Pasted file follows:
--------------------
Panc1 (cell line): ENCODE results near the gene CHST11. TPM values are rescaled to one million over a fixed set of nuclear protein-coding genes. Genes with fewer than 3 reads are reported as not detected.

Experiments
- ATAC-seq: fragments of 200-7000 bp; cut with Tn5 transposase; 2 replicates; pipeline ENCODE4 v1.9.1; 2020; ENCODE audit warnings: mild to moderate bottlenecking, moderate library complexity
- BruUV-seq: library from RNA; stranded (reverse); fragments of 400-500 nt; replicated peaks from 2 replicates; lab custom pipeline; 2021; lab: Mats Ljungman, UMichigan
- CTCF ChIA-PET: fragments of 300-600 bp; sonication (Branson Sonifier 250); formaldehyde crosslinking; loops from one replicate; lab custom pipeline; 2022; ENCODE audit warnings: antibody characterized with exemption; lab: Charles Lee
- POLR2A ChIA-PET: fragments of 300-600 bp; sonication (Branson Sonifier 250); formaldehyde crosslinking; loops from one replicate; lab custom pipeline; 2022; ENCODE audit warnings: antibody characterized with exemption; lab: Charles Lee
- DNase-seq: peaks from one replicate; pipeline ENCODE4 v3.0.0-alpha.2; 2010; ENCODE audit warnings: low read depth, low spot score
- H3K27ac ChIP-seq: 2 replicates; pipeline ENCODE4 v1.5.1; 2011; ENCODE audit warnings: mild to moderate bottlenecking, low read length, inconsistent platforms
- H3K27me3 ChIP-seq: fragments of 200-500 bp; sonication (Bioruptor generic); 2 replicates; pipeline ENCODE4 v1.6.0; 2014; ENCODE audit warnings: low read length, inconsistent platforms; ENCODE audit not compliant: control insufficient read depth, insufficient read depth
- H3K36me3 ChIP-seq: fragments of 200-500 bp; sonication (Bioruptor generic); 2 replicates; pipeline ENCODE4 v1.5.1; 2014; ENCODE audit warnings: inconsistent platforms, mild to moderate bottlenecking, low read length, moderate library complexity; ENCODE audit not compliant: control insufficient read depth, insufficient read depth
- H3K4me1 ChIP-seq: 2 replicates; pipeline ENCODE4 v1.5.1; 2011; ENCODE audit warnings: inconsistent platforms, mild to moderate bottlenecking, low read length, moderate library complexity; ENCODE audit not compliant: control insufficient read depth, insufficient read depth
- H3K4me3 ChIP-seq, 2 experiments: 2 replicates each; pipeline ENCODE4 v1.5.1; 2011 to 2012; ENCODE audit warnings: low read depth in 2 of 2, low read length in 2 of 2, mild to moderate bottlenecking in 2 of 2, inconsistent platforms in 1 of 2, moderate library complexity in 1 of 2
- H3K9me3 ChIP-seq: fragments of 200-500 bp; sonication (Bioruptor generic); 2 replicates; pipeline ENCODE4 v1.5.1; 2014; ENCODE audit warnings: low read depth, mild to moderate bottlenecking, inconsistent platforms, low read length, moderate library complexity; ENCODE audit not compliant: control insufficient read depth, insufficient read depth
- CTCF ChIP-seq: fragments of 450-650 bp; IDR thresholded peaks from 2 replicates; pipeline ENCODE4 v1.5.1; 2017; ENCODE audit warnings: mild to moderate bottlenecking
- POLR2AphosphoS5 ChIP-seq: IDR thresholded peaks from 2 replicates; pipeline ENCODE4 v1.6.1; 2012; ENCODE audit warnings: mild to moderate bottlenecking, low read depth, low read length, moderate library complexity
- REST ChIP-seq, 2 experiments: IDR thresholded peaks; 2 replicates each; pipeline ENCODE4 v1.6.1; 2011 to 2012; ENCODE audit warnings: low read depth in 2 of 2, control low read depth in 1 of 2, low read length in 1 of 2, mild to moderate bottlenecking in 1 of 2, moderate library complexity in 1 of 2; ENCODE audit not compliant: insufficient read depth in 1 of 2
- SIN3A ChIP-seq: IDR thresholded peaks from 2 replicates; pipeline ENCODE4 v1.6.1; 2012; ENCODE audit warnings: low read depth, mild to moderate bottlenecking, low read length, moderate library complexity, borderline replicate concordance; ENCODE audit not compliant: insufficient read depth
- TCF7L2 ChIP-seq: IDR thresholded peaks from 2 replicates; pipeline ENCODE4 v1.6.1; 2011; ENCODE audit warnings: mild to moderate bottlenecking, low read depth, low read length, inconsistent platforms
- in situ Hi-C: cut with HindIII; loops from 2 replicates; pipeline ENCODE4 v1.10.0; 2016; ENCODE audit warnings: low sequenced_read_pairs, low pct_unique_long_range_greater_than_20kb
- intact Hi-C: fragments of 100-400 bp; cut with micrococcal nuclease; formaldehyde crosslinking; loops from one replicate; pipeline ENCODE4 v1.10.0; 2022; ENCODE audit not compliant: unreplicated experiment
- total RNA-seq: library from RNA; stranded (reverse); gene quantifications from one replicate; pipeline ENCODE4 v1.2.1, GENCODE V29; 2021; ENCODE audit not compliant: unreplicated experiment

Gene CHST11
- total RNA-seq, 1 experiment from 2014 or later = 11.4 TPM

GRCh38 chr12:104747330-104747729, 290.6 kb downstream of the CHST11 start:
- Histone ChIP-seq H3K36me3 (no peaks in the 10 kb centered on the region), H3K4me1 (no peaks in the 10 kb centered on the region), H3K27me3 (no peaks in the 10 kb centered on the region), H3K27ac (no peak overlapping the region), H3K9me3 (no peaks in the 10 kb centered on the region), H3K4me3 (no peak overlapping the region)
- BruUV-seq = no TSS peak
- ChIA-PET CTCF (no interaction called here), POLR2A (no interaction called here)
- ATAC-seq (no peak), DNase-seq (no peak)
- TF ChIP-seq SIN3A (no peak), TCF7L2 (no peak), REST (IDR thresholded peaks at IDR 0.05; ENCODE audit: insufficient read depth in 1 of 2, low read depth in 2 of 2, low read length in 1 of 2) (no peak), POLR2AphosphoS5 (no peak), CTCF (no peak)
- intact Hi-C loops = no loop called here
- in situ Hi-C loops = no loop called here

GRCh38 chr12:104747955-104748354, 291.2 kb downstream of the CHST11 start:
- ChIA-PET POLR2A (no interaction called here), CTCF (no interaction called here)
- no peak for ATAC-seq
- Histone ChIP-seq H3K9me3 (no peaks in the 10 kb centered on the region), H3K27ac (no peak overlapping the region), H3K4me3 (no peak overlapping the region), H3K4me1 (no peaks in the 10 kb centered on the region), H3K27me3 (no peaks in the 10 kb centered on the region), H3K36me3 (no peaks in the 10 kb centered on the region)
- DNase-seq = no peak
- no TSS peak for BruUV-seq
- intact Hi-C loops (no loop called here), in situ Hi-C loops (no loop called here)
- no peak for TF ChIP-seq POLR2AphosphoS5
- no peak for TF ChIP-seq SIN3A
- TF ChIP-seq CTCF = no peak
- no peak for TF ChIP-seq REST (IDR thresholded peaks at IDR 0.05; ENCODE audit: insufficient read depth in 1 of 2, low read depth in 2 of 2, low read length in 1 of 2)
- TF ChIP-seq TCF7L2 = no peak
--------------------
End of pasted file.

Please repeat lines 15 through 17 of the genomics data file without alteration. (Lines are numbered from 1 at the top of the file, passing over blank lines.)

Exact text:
- POLR2AphosphoS5 ChIP-seq: IDR thresholded peaks from 2 replicates; pipeline ENCODE4 v1.6.1; 2012; ENCODE audit warnings: mild to moderate bottlenecking, low read depth, low read length, moderate library complexity
- REST ChIP-seq, 2 experiments: IDR thresholded peaks; 2 replicates each; pipeline ENCODE4 v1.6.1; 2011 to 2012; ENCODE audit warnings: low read depth in 2 of 2, control low read depth in 1 of 2, low read length in 1 of 2, mild to moderate bottlenecking in 1 of 2, moderate library complexity in 1 of 2; ENCODE audit not compliant: insufficient read depth in 1 of 2
- SIN3A ChIP-seq: IDR thresholded peaks from 2 replicates; pipeline ENCODE4 v1.6.1; 2012; ENCODE audit warnings: low read depth, mild to moderate bottlenecking, low read length, moderate library complexity, borderline replicate concordance; ENCODE audit not compliant: insufficient read depth